Happy New Year!
ByDr. Ronald A. Brauner
Jewish tradition has long held to the understanding that the calendar contains multiple New Years. The Mishnah, the first codification of Jewish law after the Bible (and finally edited around 225CE) records this tradition:
There are four new years: (1) the first day of Nisan is the new year for kings and festivals; (2) the first day of Elul is the new year for tithing cattle. R. Eleazar and R. Simeon say, "It is on the first day of Tishre." (3) The first day of Tishre is the new year for the reckoning of years, for Sabbatical years, and for Jubilees, for planting [trees] and for vegetables; (4) the first day of Shevat is the new year for trees, in accord with the opinion of the House of Shammai. The House of Hillel say, "On the fifteenth day of that month [is the new year for trees]." (Rosh Hashanah 1:1)
The House of Hillel differed from the opinion of the House of Shammai with respect to when the New Year of the Trees began: by the first day of Shevat (January 18th, this year) when the smallest buds begin to appear on branches or the fifteenth of Shevat (February1) when the first almond blossoms open. As in many other matters, Hillel and Shammai and their students differed on numerous elements in the tradition. It is instructive to reflect however, that despite their differences, they had profound respect for each other and always spoke from a common ground. Herein lies a powerful model for our own times, times in which the virtue of pluralism in Israel is being severely challenged. Hillel and Shammai argued over the proper date for commemoration but agreed that Shevat was indeed the proper month, that Israel was the proper place and that trees were the proper focus of celebration – as they did so often, they acknowledged the commonality of their concern, the legitimacy of the discussants and the necessity of arriving at a validated standard of practice.
Every New Year is the occasion for revitalizing our vision and refreshing our hopes and anticipations for the future. This is certainly evident in our celebration of the calendrical New Year, Rosh Hashanah and, for those who know and understand, a central theme in the national New Year, Pesah. No less the New Year for TREES.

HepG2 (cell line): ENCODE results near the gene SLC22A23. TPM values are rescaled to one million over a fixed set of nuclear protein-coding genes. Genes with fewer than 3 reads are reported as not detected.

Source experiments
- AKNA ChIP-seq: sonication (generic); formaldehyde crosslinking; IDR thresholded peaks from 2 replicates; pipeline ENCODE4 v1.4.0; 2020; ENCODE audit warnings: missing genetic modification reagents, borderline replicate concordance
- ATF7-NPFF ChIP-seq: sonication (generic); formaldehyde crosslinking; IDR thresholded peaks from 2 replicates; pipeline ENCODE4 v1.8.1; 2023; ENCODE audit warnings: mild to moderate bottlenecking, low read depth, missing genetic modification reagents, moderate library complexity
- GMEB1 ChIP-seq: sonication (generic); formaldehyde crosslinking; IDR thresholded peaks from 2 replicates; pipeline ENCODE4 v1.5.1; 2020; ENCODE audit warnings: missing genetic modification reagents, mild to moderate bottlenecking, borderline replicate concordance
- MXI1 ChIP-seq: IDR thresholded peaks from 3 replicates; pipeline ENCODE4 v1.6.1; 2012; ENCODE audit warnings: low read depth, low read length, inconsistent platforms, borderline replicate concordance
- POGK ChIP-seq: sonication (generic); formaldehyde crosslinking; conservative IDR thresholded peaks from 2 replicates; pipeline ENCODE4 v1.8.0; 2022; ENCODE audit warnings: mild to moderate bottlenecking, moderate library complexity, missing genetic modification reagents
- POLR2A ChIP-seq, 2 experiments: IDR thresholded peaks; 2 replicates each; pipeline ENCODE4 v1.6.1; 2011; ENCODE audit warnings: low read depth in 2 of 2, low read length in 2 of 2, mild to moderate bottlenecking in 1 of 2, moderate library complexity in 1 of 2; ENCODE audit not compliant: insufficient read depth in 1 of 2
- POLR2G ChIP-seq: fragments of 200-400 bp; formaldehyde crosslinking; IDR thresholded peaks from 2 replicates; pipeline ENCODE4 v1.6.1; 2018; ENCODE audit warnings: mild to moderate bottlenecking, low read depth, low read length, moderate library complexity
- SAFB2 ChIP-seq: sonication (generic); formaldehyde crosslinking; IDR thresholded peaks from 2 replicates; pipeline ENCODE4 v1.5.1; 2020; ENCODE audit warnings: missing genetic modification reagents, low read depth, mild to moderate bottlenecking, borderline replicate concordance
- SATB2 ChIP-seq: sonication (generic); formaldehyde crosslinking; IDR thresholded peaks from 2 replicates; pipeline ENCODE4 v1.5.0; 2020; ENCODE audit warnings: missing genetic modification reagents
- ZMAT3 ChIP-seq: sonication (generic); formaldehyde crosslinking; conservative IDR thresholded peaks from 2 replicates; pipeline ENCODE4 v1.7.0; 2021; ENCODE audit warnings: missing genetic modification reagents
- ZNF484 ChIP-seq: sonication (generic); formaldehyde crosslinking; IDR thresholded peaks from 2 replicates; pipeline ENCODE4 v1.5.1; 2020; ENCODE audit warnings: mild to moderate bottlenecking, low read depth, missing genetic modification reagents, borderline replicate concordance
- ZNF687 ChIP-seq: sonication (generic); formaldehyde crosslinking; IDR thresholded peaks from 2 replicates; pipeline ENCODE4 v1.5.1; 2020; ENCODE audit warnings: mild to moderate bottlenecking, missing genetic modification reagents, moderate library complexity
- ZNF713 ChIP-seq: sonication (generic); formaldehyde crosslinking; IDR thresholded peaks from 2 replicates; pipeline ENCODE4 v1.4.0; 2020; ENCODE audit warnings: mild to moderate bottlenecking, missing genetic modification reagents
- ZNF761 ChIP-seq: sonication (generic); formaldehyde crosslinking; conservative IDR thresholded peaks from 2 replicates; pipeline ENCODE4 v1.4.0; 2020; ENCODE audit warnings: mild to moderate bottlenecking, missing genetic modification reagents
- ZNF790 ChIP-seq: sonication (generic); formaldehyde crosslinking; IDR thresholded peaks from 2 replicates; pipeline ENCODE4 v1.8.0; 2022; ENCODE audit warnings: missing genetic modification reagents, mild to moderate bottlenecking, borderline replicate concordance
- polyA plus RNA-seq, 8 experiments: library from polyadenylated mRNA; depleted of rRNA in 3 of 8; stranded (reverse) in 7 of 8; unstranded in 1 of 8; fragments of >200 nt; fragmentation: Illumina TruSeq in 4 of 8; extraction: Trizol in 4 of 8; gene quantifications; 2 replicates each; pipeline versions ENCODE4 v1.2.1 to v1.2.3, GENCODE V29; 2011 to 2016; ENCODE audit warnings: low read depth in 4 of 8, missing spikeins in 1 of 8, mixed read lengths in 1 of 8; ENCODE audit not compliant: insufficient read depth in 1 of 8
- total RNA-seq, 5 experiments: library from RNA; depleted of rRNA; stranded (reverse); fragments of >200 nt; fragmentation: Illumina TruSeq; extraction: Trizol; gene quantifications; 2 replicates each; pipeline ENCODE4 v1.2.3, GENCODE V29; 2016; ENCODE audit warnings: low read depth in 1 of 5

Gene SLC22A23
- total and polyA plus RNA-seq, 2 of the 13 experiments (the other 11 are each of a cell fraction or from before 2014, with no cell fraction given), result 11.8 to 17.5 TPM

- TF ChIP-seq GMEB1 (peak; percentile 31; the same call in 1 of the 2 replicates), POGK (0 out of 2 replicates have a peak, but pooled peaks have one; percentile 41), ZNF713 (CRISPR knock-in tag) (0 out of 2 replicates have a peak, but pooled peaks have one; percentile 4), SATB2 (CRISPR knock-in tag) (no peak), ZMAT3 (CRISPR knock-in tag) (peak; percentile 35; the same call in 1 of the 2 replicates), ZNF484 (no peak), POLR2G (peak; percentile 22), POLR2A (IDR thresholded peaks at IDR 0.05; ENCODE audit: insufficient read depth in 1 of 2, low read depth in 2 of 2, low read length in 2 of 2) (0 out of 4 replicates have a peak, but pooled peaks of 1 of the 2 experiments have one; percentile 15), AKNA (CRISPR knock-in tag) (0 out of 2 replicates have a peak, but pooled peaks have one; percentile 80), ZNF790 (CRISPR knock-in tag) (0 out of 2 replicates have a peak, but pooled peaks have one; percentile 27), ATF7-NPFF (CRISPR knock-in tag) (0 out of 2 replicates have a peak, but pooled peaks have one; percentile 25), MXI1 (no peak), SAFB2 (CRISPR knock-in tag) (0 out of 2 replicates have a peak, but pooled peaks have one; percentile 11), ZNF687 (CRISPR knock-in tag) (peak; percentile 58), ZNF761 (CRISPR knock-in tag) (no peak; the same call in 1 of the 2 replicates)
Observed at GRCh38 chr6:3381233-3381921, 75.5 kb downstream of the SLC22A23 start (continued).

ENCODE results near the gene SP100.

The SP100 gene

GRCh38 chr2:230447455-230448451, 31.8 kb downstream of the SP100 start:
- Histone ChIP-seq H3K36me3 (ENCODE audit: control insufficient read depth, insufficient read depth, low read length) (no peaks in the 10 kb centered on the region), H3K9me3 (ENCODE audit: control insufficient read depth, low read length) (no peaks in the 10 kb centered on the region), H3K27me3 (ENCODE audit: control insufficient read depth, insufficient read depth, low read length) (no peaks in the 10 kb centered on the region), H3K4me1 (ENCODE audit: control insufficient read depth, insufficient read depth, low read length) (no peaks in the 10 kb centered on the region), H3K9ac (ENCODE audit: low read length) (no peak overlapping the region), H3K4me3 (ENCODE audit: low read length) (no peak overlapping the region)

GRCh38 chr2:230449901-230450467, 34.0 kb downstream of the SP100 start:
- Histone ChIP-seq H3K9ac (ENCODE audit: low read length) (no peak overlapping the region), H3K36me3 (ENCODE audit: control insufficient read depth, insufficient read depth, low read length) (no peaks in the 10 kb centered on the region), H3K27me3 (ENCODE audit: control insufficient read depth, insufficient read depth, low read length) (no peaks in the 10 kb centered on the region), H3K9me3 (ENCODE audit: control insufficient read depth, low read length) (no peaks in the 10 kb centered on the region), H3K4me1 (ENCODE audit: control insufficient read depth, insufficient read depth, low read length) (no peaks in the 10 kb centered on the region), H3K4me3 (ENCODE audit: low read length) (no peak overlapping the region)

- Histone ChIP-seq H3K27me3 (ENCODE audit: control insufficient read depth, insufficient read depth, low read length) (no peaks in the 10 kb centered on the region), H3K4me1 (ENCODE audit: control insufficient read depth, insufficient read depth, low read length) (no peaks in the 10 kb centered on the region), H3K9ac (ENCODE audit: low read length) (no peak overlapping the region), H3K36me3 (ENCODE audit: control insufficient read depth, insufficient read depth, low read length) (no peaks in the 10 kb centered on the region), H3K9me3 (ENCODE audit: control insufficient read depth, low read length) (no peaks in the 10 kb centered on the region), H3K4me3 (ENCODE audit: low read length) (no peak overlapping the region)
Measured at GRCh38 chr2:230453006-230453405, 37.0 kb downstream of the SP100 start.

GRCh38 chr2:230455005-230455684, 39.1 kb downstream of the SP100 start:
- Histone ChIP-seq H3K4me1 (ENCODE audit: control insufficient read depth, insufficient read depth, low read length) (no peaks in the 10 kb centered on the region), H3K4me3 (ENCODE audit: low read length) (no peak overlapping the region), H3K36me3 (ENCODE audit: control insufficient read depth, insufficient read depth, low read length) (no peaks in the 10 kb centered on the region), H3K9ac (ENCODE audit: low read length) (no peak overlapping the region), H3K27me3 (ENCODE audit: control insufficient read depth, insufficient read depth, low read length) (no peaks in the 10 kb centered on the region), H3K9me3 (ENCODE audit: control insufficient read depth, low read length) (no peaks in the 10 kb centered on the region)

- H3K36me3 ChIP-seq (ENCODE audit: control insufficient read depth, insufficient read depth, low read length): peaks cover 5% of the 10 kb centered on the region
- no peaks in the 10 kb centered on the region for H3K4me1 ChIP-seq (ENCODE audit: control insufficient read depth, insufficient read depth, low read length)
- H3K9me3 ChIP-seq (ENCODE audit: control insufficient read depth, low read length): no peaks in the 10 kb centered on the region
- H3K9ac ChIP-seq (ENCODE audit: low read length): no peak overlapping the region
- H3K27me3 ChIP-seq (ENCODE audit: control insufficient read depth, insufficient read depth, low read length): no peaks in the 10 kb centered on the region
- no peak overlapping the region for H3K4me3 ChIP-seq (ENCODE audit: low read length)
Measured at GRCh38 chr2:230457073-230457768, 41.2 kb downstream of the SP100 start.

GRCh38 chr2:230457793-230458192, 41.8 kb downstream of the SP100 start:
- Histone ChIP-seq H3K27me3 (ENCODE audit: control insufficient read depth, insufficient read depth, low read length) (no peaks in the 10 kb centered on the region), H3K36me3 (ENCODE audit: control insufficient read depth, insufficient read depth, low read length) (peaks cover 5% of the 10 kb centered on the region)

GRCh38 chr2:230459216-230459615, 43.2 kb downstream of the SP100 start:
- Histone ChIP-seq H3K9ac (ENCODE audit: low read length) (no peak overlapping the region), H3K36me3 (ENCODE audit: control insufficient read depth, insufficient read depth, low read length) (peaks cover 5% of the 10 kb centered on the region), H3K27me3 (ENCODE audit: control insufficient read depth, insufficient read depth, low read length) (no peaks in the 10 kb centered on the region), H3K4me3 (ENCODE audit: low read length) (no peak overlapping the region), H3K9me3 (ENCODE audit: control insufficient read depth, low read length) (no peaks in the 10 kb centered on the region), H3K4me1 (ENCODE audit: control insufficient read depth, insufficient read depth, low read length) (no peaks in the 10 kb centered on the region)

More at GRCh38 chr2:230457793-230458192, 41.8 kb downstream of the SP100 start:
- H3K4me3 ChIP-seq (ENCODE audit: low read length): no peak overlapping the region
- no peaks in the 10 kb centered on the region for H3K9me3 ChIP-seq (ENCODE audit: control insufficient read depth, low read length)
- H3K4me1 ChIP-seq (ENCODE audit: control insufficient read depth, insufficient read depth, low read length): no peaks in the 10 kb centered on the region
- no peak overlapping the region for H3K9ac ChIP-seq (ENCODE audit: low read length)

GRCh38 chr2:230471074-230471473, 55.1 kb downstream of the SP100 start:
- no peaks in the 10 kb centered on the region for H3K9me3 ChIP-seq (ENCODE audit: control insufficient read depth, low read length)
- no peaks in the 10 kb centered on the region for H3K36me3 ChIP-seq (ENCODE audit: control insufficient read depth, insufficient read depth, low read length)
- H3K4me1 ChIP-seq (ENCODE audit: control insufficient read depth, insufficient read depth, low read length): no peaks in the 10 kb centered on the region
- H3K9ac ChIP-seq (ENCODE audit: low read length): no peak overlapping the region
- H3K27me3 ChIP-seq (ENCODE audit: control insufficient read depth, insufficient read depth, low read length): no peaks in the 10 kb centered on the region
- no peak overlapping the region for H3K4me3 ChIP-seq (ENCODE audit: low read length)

The tree, of course, is also a symbol, a rich emblem of Torah in terms of sustenance and nurture ("It is a tree of life for those who hold fast to it" [Proverbs 4:2]) and a metaphor for the actively loyal Jew (". . . like a tree planted by waters . . . its leaves are ever green, untroubled by drought" [Jeremiah 17:8].)
But the tree is even more - it is the token of the vision of a redeemed Jewish people AND a perfected Jewish state. In essence, it is a celebration of the Eretz Yisrael that is and the Eretz Yisrael yet to be - "Rabbi Hiyya, in the name of Rav Ashi, in the name of Rav said: `In the future all the shade trees of Israel will bear fruit . . .'" [Babylonian Talmud, Ketubot, 112b].
That's the message for Tu B'shvat: Every tree contains within itself the potential to become a fruit tree . . .the fruit trees of Hillel and Shammai.

1999, Foundation for Jewish Studies, Inc. Ronald A. Brauner has written numerous articles on Bible, religion, education, and Semitic studies; he has edited four books of essays dealing with all aspects of Jewish civilization through the centuries. His newest volume, BEING JEWISH IN A GENTILE WORLD: A SURVIVAL GUIDE has recently appeared and has enjoyed enthusiastic reviews. Dr. Brauner has directed the Brandeis-Bardin Institute in southern California and the Hebrew Institute of Pittsburgh. Currently, Dr. Brauner serves as President of the Foundation for Jewish Studies, Inc. and Professor of Judaic Studies at the Cleveland College of Jewish Studies. Dr. Brauner is a member of the faculty of The Wexner Heritage Foundation and a lecturer for the United Jewish Appeal and Israel Bonds. Dr. Brauner is listed in WHO'S WHO IN RELIGION.